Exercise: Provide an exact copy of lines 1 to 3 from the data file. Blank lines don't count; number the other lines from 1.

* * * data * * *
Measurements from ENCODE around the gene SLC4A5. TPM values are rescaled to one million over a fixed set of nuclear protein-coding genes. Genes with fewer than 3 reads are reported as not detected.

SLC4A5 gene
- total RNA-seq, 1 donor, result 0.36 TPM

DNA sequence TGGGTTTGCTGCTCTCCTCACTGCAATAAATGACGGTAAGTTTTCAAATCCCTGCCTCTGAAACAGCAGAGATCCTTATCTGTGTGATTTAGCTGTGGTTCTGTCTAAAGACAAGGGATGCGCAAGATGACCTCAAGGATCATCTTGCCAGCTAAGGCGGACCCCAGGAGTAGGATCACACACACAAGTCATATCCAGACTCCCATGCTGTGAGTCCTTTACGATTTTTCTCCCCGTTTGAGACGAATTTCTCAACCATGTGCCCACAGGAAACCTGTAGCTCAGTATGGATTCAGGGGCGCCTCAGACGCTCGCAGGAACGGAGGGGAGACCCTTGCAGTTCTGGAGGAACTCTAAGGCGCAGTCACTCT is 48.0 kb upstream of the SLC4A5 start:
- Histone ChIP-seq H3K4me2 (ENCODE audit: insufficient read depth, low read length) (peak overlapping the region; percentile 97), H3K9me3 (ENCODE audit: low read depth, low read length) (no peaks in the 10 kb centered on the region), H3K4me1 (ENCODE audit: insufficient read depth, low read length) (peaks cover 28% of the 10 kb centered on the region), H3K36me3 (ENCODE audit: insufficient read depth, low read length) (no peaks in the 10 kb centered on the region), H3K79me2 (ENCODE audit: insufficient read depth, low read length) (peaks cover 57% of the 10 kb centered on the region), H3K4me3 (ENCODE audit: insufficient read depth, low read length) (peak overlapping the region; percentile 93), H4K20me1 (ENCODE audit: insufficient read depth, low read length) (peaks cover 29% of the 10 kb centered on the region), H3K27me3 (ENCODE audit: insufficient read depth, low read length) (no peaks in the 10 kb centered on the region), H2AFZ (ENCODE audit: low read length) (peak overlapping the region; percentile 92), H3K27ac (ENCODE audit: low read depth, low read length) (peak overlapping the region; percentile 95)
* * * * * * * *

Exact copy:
Measurements from ENCODE around the gene SLC4A5. TPM values are rescaled to one million over a fixed set of nuclear protein-coding genes. Genes with fewer than 3 reads are reported as not detected.

SLC4A5 gene
- total RNA-seq, 1 donor, result 0.36 TPM